Is State Bankruptcy a Solution?

BankruptingPAWhat do New York, California and Illinois have in common? They are in fiscal disarray and may soon be asking for a bailout from Congress. Bailing out these states would send a terrible message to other states with significant legacy costs and upcoming budget shortfalls, i.e. Pennsylvania.

To avoid the issue some politicians and political pundits are urging a path to state bankruptcy,  a viable option that would need to overcome Constitutional hurdles. 

Others say state bankruptcies are not a solution at all. Nicole Gelinas, with the Manhattan Institute, explains why:

States’ problems aren’t pretty. The solutions may be messy. But bankruptcy wouldn’t be a messy answer; it would be no answer at all. For starters, states like New York run up “their” debt indirectly. They issue bonds through tens of thousands of separate legal entities. Legally, each is not a government but a “public-benefit corporation.” Each has its own board, its own rules and its own contractual agreements with creditors, from bondholders to unions. Each of those agreements offers creditors different protections.

Like New York, Pennsylvania has a number of independent agencies with significant debt, such as the Commonwealth Financing Authority and the Turnpike Commission.

E. J. McMahon points out another flaw. He argues states already have the power to renegotiate lucrative union contracts, including widespread layoffs and a reopening of a state’s collective bargaining statutes.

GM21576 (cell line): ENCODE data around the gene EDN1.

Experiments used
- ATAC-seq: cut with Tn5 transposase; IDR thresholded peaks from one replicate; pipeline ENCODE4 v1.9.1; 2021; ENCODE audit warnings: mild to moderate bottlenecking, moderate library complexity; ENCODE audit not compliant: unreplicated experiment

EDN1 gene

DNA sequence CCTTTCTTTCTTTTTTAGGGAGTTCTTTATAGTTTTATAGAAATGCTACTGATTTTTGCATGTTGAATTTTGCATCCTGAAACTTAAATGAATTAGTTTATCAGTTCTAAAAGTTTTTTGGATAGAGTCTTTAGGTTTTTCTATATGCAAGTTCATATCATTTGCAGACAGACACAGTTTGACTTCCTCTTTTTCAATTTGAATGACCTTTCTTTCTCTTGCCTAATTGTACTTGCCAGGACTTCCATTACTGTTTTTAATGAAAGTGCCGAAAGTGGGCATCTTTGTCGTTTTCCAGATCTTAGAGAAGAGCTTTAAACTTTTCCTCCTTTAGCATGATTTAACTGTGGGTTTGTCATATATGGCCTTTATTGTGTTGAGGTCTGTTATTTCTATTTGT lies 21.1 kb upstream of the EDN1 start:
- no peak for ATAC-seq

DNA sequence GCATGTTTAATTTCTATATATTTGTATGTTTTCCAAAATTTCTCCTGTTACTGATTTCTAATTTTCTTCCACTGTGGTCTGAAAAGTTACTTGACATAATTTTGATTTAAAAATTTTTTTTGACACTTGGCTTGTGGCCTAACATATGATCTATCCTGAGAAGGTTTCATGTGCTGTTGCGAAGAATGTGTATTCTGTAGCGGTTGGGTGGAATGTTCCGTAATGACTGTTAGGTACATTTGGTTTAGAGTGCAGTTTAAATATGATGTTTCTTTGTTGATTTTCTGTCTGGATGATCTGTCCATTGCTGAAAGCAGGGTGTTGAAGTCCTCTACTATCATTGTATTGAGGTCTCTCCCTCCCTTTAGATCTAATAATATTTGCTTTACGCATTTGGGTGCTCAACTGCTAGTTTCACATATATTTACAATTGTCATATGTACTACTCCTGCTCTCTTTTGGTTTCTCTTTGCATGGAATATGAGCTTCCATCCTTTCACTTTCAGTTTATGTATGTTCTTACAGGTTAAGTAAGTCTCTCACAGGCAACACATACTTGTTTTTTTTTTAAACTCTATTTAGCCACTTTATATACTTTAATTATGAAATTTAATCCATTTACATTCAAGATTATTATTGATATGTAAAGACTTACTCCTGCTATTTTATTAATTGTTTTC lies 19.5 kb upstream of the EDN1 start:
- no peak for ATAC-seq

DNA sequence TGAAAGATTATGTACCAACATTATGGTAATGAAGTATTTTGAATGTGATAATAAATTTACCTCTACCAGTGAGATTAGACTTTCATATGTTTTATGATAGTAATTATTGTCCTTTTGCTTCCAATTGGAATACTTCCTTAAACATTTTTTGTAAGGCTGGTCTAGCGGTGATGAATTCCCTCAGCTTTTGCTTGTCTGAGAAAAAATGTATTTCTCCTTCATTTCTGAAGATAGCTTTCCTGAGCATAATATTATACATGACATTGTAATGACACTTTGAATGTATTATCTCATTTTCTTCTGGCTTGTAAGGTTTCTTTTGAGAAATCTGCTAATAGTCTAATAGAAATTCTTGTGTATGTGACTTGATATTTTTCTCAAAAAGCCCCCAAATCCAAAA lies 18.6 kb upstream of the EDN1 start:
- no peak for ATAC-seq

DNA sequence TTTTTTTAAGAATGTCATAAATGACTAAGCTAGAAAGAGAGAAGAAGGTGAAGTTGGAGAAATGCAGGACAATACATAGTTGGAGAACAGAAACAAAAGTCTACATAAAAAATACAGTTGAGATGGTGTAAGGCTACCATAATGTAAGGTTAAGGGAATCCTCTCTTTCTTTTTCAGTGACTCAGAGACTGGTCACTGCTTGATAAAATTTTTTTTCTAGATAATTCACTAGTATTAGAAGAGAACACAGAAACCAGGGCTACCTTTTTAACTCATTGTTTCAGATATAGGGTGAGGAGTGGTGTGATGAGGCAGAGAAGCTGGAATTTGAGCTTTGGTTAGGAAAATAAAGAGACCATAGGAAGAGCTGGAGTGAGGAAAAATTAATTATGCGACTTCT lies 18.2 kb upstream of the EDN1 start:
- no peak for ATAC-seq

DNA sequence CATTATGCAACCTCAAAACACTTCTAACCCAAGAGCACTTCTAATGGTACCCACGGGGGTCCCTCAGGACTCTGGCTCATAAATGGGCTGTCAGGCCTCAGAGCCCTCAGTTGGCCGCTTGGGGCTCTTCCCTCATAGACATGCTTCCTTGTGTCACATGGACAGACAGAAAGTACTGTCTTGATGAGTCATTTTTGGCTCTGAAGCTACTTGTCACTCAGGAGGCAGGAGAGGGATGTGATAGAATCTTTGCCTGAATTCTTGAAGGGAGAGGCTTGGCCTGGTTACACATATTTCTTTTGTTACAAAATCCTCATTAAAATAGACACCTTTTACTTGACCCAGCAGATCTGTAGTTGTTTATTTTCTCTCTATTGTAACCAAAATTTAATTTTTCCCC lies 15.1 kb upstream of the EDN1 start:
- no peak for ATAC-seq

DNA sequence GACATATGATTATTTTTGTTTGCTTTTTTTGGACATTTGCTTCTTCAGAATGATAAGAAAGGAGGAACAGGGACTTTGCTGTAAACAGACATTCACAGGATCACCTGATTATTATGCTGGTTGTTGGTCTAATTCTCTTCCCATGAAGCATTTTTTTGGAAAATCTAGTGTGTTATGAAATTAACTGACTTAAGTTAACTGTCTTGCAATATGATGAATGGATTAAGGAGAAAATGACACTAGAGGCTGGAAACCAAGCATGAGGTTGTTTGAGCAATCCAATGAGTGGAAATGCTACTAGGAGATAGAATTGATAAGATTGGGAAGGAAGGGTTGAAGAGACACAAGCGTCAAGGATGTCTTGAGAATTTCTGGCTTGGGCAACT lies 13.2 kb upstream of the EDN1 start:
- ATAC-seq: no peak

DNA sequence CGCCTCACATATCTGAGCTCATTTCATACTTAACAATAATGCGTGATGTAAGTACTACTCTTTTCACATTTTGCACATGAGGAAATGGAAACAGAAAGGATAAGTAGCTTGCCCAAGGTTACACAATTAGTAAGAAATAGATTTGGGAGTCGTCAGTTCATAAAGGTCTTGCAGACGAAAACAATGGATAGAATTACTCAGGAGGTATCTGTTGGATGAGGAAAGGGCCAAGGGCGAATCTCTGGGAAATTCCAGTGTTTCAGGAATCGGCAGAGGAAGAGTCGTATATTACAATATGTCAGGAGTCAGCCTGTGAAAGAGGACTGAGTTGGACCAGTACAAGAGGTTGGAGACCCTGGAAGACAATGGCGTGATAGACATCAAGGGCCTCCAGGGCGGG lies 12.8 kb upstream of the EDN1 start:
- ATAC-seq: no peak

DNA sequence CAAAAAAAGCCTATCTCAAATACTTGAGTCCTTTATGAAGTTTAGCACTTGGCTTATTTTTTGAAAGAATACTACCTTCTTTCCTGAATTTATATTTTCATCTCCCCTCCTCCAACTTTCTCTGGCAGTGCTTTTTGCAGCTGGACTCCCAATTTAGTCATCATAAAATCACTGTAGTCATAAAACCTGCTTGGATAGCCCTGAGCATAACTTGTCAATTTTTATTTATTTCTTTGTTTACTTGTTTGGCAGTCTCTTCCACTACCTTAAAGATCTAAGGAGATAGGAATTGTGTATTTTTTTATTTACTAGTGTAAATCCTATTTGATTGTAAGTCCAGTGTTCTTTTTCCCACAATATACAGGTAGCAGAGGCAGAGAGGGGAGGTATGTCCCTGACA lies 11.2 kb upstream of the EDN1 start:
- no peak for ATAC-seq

At least 18 states already outlaw collective bargaining with some categories of government employees; Virginia and North Carolina prohibit it for all public workers. Two newly elected Republican governors, Scott Walker in Wisconsin and John Kasich in Ohio, have threatened to dismantle their state bargaining statutes if unions fail to make concessions.

It appears the only real solution to the state’s debt problem is reasserting their sovereignty over very powerful public employee unions. Pennsylvania, California, Illinois, and other states with large obligations must insist their political leaders show a little backbone and reform their pension and other long-term obligations.

On top of outlawing public sector collective bargaining, the state should redefine the prevailing wage law, transition state workers to defined-contribution retirement plans, and look at more opportunities to save billions of dollars so we reduce our state oblications.